Joanna began her calculation of Nike’s WACC by finding the necessary weights of debt and equity to be used. To begin, Joanna found Nike’s debt by combining the book values of current long-term debt, notes payable, and long-term debt, which were all found on Nike’s balance sheet. The values were $5.4 million, $855.3 million, and $435.9 million respectively. This calculation gave Nike a total debt of $1,296.9 million. To find Nike’s equity, Joanna used the book value of total shareholders’ equity which was also found on the balance sheet. The value was $3,494.5 million. Therefore, Joanna found Nike’s debt plus equity to be $4,791.4 million. Dividing the values for debt and equity each by $4,791.4 million gave Joanna the weights to be used in the WACC formula. Debt was weighted as 27% and equity as 73%.

Joanna then proceeded to calculate Nike’s costs of debt and equity. She found Nike’s cost of debt by dividing total interest expense, which was found on the income statement, by her previous calculation for debt. Nike’s total interest expense was $58.7 million, so their cost of debt was found to be 4.3%. Joanna used a tax rate of 38% in her calculations, making Nike’s cost of debt after tax to be 2.7%. Joanna decided to use the CAPM model in her calculation of Nike’s cost of equity. She used the risk-free rate of 5.74% on a 20-year Treasury bond, the geometric mean for market risk premium from 1929 to 1999 which was 5.9%, and Nike’s average beta from 1996 to 2001, which was 0.80 to make her calculations. Using these values, she obtained a cost of equity of 10.5%. Joanna then took the weights and costs of debt and equity that she found and calculated Nike’s WACC to be 8.4%.

Joanna made several errors in her calculation of Nike’s WACC. To begin, she used book values when finding Nike’s debt and equity rather than market values. If markets are efficient, market values will equal present value of cash flows. Book values, on the other hand, represent...

...1. Weighted Average Cost of Capital (WACC) is used to determine the average cost of financing a company. Companies are funded using both debt and equity and both require varying rates of return. WACC allows you to put a “weight” on the different types of financing and their differing rates to get a total cost of capital.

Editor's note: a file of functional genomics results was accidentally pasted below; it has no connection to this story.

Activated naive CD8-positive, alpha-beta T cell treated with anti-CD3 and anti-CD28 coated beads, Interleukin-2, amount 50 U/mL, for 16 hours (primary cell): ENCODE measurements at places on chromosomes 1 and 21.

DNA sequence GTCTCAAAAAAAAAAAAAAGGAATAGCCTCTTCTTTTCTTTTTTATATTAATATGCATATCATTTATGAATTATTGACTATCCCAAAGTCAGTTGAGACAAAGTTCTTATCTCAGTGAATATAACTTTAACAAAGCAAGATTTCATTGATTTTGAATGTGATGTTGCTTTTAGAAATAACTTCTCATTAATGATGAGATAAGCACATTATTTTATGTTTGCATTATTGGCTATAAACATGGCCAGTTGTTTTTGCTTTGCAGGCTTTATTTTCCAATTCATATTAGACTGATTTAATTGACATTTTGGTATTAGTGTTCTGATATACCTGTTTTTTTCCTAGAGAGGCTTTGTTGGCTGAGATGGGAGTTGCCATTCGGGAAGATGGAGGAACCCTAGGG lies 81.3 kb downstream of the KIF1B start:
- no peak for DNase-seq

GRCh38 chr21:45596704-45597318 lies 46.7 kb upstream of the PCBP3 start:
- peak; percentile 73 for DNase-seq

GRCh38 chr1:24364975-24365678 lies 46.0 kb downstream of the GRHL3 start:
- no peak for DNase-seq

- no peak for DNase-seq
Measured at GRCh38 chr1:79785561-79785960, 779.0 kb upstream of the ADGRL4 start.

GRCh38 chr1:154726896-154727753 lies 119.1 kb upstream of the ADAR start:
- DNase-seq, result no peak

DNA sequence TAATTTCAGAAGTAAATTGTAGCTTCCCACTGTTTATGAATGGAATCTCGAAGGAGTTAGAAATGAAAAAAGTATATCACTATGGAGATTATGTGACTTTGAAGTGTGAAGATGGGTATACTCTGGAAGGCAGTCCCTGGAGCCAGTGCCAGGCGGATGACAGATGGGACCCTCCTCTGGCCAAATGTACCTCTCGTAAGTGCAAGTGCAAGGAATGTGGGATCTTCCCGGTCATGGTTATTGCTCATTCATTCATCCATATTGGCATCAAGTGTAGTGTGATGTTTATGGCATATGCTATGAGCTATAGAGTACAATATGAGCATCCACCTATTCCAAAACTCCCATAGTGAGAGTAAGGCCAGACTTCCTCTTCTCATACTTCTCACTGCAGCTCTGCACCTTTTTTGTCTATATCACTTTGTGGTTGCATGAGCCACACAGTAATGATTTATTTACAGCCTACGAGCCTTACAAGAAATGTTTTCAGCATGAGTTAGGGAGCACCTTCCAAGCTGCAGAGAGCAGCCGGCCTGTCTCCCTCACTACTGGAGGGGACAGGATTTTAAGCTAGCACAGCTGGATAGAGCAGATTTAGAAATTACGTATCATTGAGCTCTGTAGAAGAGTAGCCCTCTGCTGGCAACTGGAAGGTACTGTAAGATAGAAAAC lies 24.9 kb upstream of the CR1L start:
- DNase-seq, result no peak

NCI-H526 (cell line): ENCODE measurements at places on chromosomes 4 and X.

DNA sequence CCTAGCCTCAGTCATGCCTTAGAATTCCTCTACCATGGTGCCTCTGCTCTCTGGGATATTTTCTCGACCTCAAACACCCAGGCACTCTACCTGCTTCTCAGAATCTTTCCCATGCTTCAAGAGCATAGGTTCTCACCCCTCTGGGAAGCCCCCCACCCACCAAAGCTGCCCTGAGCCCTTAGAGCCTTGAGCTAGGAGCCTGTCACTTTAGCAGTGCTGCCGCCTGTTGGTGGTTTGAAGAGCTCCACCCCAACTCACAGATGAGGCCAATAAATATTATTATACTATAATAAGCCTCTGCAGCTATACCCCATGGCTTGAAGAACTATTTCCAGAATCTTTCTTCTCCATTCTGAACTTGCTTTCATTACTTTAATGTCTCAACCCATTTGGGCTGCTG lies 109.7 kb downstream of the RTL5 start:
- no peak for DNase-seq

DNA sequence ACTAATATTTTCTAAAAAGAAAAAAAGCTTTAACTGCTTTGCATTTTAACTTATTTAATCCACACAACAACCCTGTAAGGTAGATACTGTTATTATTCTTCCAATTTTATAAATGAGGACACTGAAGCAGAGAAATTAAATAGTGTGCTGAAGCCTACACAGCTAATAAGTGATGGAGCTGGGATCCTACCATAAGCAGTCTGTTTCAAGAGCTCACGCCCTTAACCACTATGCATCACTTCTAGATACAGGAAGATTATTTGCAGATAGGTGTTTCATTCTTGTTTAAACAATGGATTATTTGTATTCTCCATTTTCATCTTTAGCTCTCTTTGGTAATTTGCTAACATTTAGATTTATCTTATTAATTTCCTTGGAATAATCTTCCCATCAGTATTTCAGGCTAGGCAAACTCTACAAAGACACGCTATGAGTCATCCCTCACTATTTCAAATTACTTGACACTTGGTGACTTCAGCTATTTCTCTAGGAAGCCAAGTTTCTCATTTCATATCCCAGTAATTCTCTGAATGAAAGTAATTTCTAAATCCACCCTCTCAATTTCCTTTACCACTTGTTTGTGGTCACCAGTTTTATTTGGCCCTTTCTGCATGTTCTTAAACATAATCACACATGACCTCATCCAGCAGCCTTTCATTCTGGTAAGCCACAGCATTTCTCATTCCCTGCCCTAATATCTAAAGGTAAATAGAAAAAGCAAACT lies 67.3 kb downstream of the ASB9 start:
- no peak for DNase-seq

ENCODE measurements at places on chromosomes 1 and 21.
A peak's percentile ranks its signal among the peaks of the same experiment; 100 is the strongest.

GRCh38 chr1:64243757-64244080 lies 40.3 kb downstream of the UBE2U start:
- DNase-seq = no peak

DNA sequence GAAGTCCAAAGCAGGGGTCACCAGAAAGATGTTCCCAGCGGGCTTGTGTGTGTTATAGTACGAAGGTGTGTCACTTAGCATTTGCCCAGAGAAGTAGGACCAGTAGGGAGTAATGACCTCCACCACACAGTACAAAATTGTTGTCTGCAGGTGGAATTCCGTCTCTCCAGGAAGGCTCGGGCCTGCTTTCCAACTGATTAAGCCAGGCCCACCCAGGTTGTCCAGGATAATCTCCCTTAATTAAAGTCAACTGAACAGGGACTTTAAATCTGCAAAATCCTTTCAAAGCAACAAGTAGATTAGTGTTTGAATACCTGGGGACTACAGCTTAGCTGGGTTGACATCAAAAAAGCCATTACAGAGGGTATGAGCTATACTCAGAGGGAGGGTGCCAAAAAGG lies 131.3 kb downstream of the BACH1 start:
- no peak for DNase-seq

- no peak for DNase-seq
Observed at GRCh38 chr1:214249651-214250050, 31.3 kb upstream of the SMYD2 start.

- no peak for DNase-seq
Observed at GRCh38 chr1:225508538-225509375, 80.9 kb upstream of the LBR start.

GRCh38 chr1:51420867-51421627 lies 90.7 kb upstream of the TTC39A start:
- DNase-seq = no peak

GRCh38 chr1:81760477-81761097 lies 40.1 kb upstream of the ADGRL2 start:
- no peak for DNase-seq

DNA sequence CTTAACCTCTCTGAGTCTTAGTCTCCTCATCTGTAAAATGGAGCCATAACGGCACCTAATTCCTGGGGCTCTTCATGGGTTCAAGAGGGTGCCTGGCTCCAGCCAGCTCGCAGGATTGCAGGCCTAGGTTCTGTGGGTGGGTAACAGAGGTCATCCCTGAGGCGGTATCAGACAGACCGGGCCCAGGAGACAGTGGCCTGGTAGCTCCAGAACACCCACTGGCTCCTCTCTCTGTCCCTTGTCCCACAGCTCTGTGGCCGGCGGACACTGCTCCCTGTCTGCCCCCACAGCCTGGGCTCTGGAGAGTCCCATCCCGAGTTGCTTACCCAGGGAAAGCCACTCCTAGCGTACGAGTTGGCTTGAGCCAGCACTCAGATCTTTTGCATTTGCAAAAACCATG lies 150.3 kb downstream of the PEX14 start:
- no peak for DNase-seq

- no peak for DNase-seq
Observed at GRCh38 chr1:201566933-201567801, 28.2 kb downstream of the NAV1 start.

Team 12 does not agree with Joanna Cohen’s WACC calculation because we feel she took some liberties in her numbers, the most notable being...

...problems to estimate the cost of capital
Before starting to describe the problems associated to the estimation of the cost of
capital, it is extremely relevant to describe its meaning: according to Investopedia, it is “the
cost of funds used for financing a business”. In order to carry out this process, the companies
can only be financed through equity; only through debt; or using a “combination of debt and
equity” - in this particular case it is a “overall...

...CapitalAssetPricingModel (CAPM): Pros and Cons.
CAPM defines the relationship between risk and return. The premise of the model is that the expected investment return varies in direct proportion to its risk, i.e., the riskier the investment - the higher the return you should expect.
Shows:
• how much risk you are taking when investing in an instrument?
• whether the instrument is rightly priced
• whether you are...

...ADVANTAGES, AND DISADVANTAGES
THE CAPITALASSETPRICINGMODEL RELEVANT TO ACCA QUALIFICATION PAPER F9
Section F of the Study Guide for Paper F9 contains several references to the capitalassetpricingmodel (CAPM). This article is the last in a series of three, and looks at the theory, advantages, and disadvantages of the CAPM. The first article, published in the January 2008...

...CapitalAssetPricingModelCapitalAssetPricingModel (CAPM)
Capital market theory extends portfolio theory and develops a model for pricing all risky assets. It is an equation that quantifies security risk and defines a risk/return relationship
Capitalassetpricing...

...Nike, Inc.: Cost of Capital
Case 15
Financial Administration
FINC 5713-180
Team 1
Fall 2013.
October 8, 2013.
Introduction
Kimi Ford a portfolio manager at NorthPoint Group which is a mutual-fund management firm, is considering to buy some shares from Nike, inc even if it’s share price had declined from the beginning of the year, for the Northpoint Large-cap fund she managed which invested mostly in Fortune 500...

...WEIGHTED AVERAGE COST OF CAPITAL FOR DELL COMPUTER
1) From the SEC website, the balance sheet of Dell Computer reveals a
Book value of debt = $3,394,000,000 and
Book value of equity = $4,625,000,000
The same balance shows the breakdown of the long-term debt (book values) in table 1.
Table 1
Coupon Rate
(%) Maturity Book Value
(Face Value in million $)
3.38 06/15/2012 400
4.70 04/15/2013 599
5.63 04/15/2014 500
5.65 04/15/2018 499
5.88 06/15/2019 600
7.10...

... WAC
Case: Nike, Inc.: Cost of Capital
I. Point of View
- Kimi Ford, portfolio manager at NorthPoint Group, a mutual-fund management firm.
II. Problem
Should Kimi Ford proceed to buy shares from Nike, Inc.? Or not?
III. Objective
This case analysis aims to increase the earnings of NorthPoint Group which, at the end of June 2001 stood at 6.4%.
IV. Areas of Consideration
1. On July 5,2001, Kimi Ford pore...

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